- Don’t treat culture as something negative or as a barrier that must be overcome. Your cultural background may not be the same as your audience’s, but you can learn about and adjust for language, beliefs, and customs as you would for other factors, such as age or gender, which might affect how the audience interprets the messages.
- Address cultural differences if your messages aren’t in the audience’s preferred language. Consider if interpretation of oral information, translation of written materials, or a complete redesign.
- Adapt messages and materials for the literacy and numeracy skills people have in their preferred language.
- Refer to the National Culturally and Linguistically Appropriate Services Standards as you plan your communication strategy.
To read more about the role of culture in health literacy, please visit http://www.cdc.gov/healthliteracy/culture.html.
Decorative contact lenses remain a popular addition to costumes. To prevent potentially blinding eye infections, the American Academy of Ophthalmology (AAO) is warning the public about costume contact lenses purchased without a prescription. The illegal sale of decorative lenses not approved by the U.S. Food and Drug Administration (FDA) continues despite federal laws, putting many people at risk for sight-threatening complications, such as corneal ulcers and bacterial keratitis.
Stories that illustrate the dangers of costume contacts can help educate the public about the risks. Here are three patient stories from AAO’s EyeSmart website that you can share on social media:
- Boy blinded by costume contact lenses: Costume contact lenses from a gas station cost Julian Hamlin vision in one eye. After 10 surgeries, he still can’t see.
- Scarred for life: Laura Butler wore costume contact lenses for just 10 hours before a severe eye infection scarred her cornea, permanently impairing her vision.
- One night, lost sight: After wearing colored contacts for just one night, Robyn Rouse developed an eye infection requiring a corneal transplant.
Below are AAO’s guidelines for costume contact lenses safety:
- Buy decorative contact lenses only from an eye care professional, such as an ophthalmologist, optometrist, or retailer who requires a prescription and sells FDA-approved products.
- Obtain a valid prescription and eye exam from an ophthalmologist or optometrist if you don’t already have a contact lens prescription.
- Do not fall victim to false advertising claims and lenses labeled as “one size fits all” or “no need to see an eye specialist.” Even for those with perfect vision, an eye exam and prescription are mandatory in order to fit the right size contacts.
- Follow the directions for cleaning, disinfecting, and wearing lenses to avoid eye infections.
- Never share contact lenses with another person or wear expired lenses.
- Remove your contact lenses and seek immediate medical attention from an ophthalmologist if you notice redness, swelling, excessive discharge, pain, or discomfort from wearing lenses. Eye infections such as keratitis can quickly become serious and cause blindness if left untreated.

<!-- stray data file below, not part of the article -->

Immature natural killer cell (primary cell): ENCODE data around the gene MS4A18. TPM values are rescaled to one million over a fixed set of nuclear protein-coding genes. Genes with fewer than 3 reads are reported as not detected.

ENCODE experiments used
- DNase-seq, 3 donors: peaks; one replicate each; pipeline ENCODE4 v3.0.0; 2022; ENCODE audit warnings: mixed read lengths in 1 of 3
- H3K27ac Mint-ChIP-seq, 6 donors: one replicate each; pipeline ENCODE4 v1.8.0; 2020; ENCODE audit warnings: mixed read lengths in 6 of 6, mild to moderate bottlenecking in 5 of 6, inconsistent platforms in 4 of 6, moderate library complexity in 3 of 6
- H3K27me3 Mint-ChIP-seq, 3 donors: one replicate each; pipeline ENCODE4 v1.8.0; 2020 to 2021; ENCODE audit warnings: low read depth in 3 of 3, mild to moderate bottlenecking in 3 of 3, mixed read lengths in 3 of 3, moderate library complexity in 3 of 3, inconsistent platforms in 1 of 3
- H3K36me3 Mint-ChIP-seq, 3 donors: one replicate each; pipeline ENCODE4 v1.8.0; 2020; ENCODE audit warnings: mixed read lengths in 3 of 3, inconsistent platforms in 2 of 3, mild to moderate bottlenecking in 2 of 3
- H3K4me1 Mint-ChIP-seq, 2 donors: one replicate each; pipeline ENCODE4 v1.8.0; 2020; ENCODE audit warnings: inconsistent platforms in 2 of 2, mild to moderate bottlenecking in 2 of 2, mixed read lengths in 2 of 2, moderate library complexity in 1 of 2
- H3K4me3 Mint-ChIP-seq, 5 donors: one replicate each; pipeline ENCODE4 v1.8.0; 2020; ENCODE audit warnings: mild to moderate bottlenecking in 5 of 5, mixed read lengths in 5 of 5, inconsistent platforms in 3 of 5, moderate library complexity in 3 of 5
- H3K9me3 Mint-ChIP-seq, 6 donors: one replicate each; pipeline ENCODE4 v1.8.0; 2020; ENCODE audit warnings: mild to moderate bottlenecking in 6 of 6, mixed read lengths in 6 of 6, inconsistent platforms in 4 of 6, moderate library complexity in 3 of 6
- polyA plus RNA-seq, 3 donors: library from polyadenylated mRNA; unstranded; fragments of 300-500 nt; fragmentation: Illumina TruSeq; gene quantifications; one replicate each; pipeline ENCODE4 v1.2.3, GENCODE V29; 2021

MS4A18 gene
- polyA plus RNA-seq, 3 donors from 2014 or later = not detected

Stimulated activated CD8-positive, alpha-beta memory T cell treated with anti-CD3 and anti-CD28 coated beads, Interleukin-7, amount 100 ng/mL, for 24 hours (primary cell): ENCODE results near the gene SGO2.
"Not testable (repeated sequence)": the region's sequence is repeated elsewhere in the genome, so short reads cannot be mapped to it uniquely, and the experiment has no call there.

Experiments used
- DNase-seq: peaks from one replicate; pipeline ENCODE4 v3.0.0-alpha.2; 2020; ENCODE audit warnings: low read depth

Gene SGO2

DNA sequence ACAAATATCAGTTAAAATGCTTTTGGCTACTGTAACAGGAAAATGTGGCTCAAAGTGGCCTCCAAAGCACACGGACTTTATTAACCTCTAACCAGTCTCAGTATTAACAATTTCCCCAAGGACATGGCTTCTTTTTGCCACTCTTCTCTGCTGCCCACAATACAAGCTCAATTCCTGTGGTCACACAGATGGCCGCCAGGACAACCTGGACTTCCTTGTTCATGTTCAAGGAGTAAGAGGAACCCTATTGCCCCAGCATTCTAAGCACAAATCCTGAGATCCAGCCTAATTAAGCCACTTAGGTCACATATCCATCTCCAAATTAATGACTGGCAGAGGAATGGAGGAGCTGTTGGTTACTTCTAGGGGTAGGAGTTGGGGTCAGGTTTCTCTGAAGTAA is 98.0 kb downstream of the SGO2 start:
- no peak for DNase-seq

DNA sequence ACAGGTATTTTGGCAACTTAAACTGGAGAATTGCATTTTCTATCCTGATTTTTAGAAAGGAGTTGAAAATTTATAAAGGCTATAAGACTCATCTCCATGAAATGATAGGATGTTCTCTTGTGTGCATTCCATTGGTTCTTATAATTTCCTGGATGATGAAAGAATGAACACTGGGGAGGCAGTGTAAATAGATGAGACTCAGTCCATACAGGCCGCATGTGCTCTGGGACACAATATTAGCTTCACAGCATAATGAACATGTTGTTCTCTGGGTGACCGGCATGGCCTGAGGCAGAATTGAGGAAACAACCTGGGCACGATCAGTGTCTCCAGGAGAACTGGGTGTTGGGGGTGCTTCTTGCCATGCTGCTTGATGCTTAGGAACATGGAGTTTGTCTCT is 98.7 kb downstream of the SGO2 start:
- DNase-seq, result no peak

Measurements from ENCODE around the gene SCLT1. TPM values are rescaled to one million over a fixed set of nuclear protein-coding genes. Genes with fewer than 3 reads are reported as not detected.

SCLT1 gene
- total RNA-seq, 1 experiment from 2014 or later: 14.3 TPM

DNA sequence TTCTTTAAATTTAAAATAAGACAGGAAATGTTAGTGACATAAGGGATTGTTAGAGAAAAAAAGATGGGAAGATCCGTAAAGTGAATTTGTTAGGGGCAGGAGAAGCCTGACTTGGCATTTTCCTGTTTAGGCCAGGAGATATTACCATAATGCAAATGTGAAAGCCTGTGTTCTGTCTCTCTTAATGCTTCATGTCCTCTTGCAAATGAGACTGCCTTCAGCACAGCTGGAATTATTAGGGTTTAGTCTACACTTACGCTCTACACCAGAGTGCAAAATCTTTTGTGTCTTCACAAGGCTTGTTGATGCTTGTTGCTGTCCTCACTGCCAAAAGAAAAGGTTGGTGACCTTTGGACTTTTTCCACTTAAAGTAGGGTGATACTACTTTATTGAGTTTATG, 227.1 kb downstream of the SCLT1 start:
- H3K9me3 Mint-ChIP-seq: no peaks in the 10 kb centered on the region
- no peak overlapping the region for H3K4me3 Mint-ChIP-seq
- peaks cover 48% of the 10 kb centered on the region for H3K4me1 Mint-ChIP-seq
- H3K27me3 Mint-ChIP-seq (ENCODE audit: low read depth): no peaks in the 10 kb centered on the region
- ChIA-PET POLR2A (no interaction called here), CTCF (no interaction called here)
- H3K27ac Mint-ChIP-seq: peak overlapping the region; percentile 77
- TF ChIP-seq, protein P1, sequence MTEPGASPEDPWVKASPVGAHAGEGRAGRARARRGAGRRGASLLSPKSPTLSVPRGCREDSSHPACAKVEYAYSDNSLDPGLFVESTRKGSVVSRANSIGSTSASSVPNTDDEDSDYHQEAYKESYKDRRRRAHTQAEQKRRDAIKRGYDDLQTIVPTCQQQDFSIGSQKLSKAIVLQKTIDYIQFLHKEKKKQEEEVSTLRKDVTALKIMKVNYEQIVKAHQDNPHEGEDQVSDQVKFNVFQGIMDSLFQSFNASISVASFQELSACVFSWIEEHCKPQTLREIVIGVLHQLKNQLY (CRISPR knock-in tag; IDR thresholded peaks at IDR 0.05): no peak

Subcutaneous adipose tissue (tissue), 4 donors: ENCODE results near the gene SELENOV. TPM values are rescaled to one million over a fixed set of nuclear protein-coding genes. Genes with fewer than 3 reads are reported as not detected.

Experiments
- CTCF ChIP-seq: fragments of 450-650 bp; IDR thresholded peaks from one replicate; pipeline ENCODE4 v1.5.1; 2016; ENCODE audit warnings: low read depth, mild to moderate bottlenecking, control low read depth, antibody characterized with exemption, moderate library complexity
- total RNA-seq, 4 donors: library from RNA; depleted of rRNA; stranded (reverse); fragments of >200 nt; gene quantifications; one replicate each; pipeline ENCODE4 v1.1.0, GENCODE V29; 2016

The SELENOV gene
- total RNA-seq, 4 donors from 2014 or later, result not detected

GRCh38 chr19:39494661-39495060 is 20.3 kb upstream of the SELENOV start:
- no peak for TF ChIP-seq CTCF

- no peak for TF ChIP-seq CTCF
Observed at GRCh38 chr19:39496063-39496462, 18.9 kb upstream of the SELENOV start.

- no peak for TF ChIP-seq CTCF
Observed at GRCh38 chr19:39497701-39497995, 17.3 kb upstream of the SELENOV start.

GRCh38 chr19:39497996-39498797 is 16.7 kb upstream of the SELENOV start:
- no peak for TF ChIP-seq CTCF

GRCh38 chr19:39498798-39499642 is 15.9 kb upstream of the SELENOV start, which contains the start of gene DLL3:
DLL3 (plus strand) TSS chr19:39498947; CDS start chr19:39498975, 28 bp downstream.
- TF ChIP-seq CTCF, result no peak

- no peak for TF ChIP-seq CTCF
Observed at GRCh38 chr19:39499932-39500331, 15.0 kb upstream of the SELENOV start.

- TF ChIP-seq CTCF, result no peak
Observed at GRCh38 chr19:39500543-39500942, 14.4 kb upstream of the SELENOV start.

AAO’s EyeSmart program offers additional resources for eye care professionals and patients, including:
- Losing Sight: Julian’s Story (video)
- “Contact Lenses: No Prescription, No Way” and other public service announcement videos
- Proper Care of Contact Lenses
For more information, visit http://www.geteyesmart.org.
The American Foundation for the Blind (AFB) has new apps available that provide resources to children and adults who are blind or visually impaired.
AFB’s VisionConnect™ app is an accessible, searchable directory of services and training available in the United States and Canada for children and adults who are blind or visually impaired. You can find services such as computer and technology training, daily living skills training, Braille and reading instruction, guide dog training, employment services, and low vision services. The iOS-based app is designed for doctors and their patients, and provides links to resources and tips for living independently with vision loss, including information on products, technology, and employment. Users can also have home survey checklists and medication management tips emailed to them. To download this free app, visit the Apple App Store or http://www.afb.org/apps. For more information, please contact Pris Rogers, VisionAware program manager, at firstname.lastname@example.org.
AFB’s CareerConnect® Web program has launched a free, online, self-paced course for people who are blind or visually impaired. The course is modeled after the Job Seeker’s Toolkit but is specific to maintaining and advancing employment. If you are a professional, log in and generate your teacher code to provide this course to your students; it will allow you to receive copies of their assignments and track their progress. For more information, please contact Joe Strechay, CareerConnect program manager, at email@example.com.
AccessWorld®, AFB’s popular online magazine dedicated to technology and people with vision loss, is available on the go via the AccessWorld app. And now, its newly improved AccessWorld Version 2.0 has been rewritten from the ground up to be much more responsive and includes the following features: